Gorham is one of the oldest U.S. manufacturers of sterling silver. Its long history goes back to a small silversmith's shop in Providence, Rhode Island, in the early 1800s. You can trace its history through the use of the company's hallmarks on sterling silver. Knowing what the hallmarks mean can tell you if you have an old or rare piece of Gorham sterling silver.
Use a good magnifying glass to see small lettering, and polish your piece to brighten up the hallmark. The earliest hallmarks simply consist of the person's name. This is usually his first initial and last name, or just the last name. If the person worked with a partner, both last names are usually used.
Look for the earliest for the earliest hallmarks from 1831 to 1837. The mark from this period reads, "Gorham & Webster." This was a partnership between Jabez Gorham and Henry L. Webster. If you have an item with this mark, you have a very old and rare piece of sterling silver. The common commonly made spoons, jewelry and small items at this time.
Find for hallmarks from 1841 to1850. These would read, "J. Gorham & Son." As Jabez's son joined the family business, his name was added to the mark.
Identify hallmarks from 1850 to 1852. The name changed to "Gorham & Thurber," as Gorham Thurber joined the company during those three years.
Recognize when the major design change occurred. In 1852, the Gorham sterling silver mark changed to its current form, patterned after the way the English mark their silver. It does not carry the same meaning though. Instead of names, Gorham changed its mark to the use of three symbols: a lion, anchor and the capital "G." The lion was used in various poses through the last half of the 19th century. These hallmarks are the Lion Rampant (attacking) facing right, 1852 to 1865; Lion Passant (walking) facing left, just like English sterling, 1855 to 1860; and Lion Passant facing left (the final version), from 1860 to the present. The letter "G" also underwent various changes. It morphed from a block letter with a serif (the decorative little tails on the tips of letters) from 1852 to 1862 and then to the Old English Script (1863 to the present).
Learn to identify date marks used from 1868 to 1933. During this period, Gorham added a tiny symbol to its sterling silver wares. It changed according to the year. For instance, from 1868 to 1884, it was a capital letter of the alphabet. After that, the symbols are completely whimsical and random. They range from a boar's head (1885) to a rooster (1890) and even a tiny parachutist (1933). Gorham did not use these marks on its flatware.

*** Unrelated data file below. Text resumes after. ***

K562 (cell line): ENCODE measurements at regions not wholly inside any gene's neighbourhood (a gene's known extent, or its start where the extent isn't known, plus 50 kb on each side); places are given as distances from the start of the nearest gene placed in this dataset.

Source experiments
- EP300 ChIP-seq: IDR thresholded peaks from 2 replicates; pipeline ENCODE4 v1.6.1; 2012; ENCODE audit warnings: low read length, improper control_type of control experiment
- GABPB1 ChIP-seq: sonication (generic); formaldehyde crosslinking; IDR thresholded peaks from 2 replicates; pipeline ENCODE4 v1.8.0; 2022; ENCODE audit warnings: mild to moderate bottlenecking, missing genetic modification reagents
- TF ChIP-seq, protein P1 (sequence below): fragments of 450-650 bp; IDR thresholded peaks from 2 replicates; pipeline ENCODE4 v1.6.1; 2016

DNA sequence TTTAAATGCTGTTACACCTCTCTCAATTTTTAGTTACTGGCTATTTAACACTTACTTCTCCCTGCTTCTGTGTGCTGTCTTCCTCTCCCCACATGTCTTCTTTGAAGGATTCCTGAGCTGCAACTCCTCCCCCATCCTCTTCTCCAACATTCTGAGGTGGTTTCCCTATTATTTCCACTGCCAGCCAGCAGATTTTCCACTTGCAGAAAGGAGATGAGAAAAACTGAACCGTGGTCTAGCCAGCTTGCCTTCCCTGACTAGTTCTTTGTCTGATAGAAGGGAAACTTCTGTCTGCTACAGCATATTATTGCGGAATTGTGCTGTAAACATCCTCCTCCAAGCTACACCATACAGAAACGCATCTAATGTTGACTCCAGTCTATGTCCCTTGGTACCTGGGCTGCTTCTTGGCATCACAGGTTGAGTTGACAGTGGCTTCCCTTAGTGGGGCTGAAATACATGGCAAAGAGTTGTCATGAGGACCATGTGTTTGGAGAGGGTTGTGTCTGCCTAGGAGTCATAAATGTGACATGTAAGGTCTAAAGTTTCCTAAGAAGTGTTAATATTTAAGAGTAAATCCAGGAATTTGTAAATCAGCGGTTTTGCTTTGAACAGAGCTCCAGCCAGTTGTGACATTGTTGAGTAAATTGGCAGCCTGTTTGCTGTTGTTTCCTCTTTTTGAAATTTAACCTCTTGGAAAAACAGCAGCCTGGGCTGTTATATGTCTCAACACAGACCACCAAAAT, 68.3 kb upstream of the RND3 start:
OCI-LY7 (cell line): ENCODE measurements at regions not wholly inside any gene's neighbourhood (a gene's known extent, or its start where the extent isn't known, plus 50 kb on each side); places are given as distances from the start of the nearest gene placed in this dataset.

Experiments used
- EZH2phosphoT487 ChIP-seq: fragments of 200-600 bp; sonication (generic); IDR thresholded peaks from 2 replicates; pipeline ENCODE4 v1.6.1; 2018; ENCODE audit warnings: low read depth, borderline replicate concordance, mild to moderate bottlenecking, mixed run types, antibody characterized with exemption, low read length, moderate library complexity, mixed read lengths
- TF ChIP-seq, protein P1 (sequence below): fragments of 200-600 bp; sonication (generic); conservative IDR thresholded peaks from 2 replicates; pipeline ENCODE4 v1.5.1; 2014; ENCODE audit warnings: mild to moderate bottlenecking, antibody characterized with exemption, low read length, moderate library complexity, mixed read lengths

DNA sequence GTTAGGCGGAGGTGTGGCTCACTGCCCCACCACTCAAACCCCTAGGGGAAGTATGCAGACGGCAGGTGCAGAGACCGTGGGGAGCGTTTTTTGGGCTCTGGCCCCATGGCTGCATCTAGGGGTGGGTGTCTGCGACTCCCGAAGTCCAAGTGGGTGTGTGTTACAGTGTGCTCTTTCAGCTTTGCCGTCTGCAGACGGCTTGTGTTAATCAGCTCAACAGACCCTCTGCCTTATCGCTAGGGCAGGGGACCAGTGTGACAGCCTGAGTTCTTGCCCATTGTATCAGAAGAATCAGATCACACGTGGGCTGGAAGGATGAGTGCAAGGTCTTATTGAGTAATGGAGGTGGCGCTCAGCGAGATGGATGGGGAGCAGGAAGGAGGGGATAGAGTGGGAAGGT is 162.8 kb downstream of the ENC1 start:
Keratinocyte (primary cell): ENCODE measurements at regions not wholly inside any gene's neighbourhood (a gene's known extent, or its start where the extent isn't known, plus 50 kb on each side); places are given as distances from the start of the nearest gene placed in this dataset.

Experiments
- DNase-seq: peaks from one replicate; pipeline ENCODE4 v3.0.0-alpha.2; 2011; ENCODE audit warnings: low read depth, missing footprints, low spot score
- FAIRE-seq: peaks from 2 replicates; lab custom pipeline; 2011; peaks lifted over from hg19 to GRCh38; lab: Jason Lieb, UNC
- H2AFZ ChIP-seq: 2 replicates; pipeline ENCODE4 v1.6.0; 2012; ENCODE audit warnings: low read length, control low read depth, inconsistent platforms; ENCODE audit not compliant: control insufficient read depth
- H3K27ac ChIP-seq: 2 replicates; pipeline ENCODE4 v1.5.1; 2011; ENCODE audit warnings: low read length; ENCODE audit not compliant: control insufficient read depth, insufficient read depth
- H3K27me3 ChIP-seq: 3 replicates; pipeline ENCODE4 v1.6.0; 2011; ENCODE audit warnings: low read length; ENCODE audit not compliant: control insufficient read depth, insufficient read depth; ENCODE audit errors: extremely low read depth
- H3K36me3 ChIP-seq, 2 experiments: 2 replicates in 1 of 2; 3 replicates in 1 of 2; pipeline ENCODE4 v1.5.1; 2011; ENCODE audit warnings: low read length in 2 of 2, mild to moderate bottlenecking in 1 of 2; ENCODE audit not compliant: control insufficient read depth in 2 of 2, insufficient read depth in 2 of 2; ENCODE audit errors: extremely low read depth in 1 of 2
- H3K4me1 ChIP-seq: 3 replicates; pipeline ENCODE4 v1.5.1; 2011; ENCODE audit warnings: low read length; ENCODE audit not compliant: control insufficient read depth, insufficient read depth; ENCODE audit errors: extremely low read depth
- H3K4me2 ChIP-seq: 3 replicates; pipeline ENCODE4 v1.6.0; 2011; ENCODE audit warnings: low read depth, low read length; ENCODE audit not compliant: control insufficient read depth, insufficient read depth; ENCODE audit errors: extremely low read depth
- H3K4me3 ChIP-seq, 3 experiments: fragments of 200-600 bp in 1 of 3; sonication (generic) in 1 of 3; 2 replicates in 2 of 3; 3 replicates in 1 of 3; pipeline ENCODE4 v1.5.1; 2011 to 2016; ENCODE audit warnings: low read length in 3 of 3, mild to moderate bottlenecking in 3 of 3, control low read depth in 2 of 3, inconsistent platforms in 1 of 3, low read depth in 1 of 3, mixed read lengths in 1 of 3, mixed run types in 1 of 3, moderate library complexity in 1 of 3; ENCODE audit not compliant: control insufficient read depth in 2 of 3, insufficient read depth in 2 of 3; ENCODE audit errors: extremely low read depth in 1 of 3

Look for date marks on higher-end holloware from 1940 on. After 1933, Gorham discontinued the use of date marks on all but its higher-quality pieces. The company now uses a system of a plain cartouche, representing the decade, and a number in the cartouche, which represents the year in that decade. So a square with a "4" in it stands for 1944.
Identify the Martelé mark from the turn of the century. From 1896 through the 1930s, Gorham made Martelé silver. This line of silver holloware is made from fine silver, 950/1,000, and is all completely hand-worked. In fact, the hammer marks from the craftsman's labor is not buffed out, but is a part of the beauty of the piece. The Martelé mark has the usual three Gorham symbols, with an added eagle over the anchor, and the word "Martelé." These pieces are usually in the Art Nouveau style with beautiful flowing lines, lovely women or delicate flowers on them. They are rare and highly prized by collectors.
Recognize Erik Magnussen sterling. Gorham employed this Danish silversmith from 1925 to 1929. He brought modern designs to Gorham, and these pieces are strongly influenced by Art Deco geometry and stylized lines. The mark has an unusual "E" and an "M," as well as the word "Gorham," the usual three-symbol mark, as well as "Sterling" and often a pattern number. This line was a terrible flop. The American market did not accept it and then the Great Depression hit, killing it completely. Today, however, it is highly prized by collectors for its beauty and rarity.
Understand Gorham's use of English style hallmarks. The lion on Gorham silver does not always mean that the wares are sterling, as it does in England. All American sterling silver is marked "Sterling" and sometimes also has "925" or "925/1,000" in the mark, to indicate sterling silver. If you have an item with the Gorham three-symbol mark, and it doesn't say "Sterling," or "Martelé," it is silver-plated.